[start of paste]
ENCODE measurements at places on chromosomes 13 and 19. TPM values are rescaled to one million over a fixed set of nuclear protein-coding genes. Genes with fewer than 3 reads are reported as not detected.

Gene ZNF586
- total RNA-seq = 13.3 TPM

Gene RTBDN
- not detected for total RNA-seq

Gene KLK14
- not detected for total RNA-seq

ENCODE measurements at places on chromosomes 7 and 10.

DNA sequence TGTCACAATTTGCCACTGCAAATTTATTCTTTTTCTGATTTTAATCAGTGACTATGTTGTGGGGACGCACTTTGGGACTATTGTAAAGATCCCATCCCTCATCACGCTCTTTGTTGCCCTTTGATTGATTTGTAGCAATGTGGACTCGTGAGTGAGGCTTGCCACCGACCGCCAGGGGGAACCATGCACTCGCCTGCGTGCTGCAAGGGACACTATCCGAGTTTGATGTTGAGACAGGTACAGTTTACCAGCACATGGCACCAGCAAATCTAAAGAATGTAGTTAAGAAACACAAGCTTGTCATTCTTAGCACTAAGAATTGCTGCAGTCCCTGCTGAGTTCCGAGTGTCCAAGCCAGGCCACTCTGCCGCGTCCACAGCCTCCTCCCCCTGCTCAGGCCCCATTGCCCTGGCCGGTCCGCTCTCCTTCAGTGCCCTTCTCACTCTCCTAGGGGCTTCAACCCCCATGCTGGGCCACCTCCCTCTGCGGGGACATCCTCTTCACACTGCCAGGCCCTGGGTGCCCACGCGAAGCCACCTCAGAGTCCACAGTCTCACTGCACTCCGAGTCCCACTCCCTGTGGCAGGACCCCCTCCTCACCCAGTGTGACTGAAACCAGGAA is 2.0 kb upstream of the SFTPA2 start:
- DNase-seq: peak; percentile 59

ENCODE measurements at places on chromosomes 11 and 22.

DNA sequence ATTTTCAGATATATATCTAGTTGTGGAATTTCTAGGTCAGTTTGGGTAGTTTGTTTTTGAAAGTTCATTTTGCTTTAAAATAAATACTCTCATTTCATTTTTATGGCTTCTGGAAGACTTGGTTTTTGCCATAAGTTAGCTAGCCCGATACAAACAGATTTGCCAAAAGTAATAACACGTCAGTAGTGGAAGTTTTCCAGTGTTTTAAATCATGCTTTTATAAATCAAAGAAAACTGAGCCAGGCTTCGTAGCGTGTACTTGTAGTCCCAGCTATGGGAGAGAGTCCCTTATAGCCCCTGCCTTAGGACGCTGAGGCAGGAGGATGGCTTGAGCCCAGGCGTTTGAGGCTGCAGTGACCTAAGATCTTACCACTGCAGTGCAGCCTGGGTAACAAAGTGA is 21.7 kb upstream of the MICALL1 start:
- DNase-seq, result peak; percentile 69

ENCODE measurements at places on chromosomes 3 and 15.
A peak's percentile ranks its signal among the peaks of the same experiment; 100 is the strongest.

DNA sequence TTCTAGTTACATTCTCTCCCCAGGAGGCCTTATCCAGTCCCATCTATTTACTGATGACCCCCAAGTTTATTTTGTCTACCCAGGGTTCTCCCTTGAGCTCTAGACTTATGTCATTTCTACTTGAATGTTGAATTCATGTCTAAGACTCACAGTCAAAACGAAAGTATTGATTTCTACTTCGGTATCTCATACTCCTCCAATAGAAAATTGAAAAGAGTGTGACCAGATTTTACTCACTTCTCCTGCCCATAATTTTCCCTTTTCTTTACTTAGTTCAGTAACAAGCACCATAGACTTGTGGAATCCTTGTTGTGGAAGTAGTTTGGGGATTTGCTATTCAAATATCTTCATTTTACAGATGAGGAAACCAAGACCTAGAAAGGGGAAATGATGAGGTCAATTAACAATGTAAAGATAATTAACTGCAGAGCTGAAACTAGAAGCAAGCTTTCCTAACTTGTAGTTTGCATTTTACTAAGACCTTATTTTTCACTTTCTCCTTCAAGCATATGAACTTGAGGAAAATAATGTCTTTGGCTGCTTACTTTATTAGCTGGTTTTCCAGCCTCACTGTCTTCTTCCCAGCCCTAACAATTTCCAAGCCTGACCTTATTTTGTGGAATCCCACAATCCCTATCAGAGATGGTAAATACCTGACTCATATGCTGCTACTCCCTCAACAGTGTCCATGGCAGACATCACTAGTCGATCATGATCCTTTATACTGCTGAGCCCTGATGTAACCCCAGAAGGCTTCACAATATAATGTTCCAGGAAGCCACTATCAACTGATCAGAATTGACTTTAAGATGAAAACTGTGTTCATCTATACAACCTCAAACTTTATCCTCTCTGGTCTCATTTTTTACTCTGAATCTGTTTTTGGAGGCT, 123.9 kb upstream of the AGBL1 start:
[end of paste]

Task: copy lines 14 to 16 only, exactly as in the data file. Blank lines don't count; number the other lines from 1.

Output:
ENCODE measurements at places on chromosomes 3 and 15.
A peak's percentile ranks its signal among the peaks of the same experiment; 100 is the strongest.

DNA sequence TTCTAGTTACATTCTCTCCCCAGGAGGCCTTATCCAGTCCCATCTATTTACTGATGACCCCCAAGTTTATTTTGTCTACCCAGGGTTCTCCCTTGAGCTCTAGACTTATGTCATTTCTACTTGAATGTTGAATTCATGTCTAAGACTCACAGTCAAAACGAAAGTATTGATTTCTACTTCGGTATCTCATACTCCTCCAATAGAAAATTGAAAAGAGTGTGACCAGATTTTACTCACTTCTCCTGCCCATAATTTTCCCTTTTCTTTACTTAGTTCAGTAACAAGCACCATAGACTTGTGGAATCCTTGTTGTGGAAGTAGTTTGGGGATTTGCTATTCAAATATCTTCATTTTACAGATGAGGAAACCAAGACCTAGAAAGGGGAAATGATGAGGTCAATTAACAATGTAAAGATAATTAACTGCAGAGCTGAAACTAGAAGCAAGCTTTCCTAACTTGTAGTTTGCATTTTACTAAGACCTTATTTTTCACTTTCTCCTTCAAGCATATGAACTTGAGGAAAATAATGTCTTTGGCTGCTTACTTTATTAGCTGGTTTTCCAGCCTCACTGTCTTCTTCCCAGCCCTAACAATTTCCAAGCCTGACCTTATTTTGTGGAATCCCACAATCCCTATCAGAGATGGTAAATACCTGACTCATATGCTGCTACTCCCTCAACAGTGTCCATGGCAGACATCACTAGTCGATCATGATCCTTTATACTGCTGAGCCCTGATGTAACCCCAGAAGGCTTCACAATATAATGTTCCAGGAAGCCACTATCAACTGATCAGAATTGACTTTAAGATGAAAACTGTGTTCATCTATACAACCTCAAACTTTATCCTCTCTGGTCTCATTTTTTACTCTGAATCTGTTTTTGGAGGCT, 123.9 kb upstream of the AGBL1 start: